If Rangel's draft was voted into law, you can be sure that should the son or daughter of X faces military deployment, money would grease hands to allow the child to 'serve' in another way. Money might not have to grease palms, there's also the notion of taking care of their own -- that is what kept Bully Boy out of Vietnam.

"Iraq snapshot" (The Common Ills):
Friday, November 24, 2006. Chaos and violence continue in Iraq, over 200 die in Baghdad on Thursday, war resister John A. Rogowskyj Jr. finds that the US military feels no obligation to follow even their own written policy, Bully Boy's meet up in Jordan comes under attack, and is Nouri al-Maliki on the way out?
Starting with resistance within the US military. Conscientious objector John A. Rogowskyj Jr. was deployed to Iraq at the start of this month. The twenty-two-year-old Marine was deployed, as the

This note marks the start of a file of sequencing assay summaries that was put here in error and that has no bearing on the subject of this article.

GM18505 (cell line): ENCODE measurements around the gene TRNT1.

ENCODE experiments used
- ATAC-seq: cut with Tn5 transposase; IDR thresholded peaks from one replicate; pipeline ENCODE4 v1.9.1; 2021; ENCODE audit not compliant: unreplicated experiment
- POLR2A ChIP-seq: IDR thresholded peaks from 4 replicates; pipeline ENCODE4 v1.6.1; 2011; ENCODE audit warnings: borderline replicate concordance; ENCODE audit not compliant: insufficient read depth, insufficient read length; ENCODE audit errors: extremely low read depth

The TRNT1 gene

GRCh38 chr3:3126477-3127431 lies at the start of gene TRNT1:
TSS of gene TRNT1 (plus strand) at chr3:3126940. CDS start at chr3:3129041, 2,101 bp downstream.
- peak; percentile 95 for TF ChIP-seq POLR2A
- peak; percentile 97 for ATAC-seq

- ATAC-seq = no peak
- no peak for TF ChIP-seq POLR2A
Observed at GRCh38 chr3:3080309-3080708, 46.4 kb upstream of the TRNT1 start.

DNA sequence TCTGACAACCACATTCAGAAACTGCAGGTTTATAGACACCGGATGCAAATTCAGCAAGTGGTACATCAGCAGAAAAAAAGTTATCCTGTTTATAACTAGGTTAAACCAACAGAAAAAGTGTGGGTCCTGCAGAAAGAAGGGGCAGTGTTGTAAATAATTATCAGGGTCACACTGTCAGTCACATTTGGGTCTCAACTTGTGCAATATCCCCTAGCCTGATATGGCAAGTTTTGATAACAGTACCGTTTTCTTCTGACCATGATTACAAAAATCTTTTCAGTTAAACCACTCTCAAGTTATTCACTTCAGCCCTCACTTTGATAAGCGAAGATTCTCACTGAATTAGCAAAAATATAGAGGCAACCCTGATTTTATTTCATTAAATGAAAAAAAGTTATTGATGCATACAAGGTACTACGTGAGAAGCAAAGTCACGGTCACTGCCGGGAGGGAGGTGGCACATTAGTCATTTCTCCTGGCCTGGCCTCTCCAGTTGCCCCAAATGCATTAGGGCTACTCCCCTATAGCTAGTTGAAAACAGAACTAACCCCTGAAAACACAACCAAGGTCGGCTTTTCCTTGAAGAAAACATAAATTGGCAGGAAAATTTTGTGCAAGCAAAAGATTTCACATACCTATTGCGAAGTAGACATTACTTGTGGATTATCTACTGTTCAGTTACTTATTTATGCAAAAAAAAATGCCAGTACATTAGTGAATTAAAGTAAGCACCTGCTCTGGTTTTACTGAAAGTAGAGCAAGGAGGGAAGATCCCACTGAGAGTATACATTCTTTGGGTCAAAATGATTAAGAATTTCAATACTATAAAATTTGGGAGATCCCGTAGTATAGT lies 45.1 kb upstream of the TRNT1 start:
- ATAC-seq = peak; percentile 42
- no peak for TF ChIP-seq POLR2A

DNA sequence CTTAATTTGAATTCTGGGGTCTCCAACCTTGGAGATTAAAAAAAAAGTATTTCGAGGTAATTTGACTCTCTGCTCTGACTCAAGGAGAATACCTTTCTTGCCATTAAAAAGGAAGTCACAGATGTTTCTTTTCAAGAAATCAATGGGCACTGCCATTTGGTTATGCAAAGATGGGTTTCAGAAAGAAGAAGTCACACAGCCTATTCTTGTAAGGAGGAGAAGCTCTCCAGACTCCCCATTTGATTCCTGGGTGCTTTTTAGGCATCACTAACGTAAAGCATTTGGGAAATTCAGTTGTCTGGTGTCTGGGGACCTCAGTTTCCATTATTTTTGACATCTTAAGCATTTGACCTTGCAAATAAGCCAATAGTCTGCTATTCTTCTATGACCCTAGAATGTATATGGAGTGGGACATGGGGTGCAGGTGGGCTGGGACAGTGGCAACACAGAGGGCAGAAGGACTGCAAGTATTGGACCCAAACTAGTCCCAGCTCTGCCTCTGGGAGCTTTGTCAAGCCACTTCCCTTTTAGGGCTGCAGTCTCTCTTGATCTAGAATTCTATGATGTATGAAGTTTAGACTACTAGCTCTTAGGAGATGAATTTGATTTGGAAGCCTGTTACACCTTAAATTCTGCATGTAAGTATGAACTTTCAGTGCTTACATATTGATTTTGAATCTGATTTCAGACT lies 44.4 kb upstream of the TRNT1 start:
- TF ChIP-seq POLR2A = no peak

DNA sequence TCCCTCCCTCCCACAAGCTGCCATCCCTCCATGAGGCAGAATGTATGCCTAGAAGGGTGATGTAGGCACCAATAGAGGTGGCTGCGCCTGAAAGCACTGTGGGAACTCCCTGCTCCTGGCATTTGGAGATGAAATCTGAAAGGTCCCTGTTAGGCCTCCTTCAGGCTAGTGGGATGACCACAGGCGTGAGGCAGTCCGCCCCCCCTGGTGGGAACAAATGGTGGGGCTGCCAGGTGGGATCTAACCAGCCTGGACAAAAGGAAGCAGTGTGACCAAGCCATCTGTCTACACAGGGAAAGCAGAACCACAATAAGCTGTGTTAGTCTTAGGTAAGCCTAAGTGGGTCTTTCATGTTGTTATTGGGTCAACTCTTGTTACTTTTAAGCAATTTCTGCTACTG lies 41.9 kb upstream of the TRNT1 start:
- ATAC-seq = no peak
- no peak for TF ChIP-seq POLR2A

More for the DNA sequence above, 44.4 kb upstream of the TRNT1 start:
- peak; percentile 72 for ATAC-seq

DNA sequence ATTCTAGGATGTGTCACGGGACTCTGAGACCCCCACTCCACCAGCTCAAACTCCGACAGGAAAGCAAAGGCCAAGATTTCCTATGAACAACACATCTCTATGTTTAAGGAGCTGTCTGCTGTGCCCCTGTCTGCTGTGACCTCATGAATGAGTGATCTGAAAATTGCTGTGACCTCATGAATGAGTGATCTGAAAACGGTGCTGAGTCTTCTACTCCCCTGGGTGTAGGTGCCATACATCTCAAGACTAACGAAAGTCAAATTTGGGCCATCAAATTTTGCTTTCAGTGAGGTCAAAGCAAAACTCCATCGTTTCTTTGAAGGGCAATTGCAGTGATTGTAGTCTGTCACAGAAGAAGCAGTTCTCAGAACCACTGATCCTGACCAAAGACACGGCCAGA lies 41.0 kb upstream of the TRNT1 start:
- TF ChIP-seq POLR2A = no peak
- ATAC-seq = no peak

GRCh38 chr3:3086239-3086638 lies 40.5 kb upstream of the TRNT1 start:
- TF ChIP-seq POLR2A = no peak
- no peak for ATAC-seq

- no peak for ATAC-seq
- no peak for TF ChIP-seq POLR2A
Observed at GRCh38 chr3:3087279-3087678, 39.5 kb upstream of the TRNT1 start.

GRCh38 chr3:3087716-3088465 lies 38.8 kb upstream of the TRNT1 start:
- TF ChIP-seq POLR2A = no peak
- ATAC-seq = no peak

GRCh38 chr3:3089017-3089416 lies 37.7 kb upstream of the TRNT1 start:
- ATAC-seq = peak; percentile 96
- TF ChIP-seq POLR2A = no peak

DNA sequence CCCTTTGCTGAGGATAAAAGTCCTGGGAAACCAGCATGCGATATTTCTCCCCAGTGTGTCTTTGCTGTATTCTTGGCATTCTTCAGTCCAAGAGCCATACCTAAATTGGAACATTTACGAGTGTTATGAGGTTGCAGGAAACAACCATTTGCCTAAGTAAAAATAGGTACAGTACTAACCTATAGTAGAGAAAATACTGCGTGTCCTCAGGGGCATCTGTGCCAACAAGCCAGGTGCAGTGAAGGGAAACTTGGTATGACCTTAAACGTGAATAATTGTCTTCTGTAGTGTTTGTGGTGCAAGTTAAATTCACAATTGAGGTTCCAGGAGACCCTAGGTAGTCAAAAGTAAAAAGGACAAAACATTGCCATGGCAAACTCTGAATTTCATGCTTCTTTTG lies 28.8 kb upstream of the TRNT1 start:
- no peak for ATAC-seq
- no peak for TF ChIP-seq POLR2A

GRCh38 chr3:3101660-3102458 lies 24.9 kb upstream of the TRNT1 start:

Associated Press notes, after a Marine captain recommended he be discharged, after a major said he couldn't serve in compbat duty in June, because a D.V. Odell Jr. ("commander of the Fourth Marine Division") doesn't seem to grasp what a c.o. is the policy that the US military has on them. The AP notes that Odell, a major general, found Rogowskyj to be "theologically confused and [he] does not reflect any officially recognized faith group."
Take that, America's forefathers. The slow witted Odell Junior might also make some time to check out "
Selective Service System: Fast Facts" which notes: "Beliefs which qualify a registrant for CO status may be religious in nature, but don't have to be. Beliefs may be moral or ethical; however, a man's reasons for not wanting to participate in a war must not be based on politics, expediency, or self-interest." By the military's own guidelines, Odell Junior's statements are not only insulting but ignorant. "May be religious in nature, but don't have to be." Rogowskyj was deployed as a result of Odell Junior's failure to grasp the policies the military has set in place. There ought to be disciplinary actions for Odell (busted back down to a New Orleans post?). More likely, everyone will play stupid (well the tone is set from the Oval Office).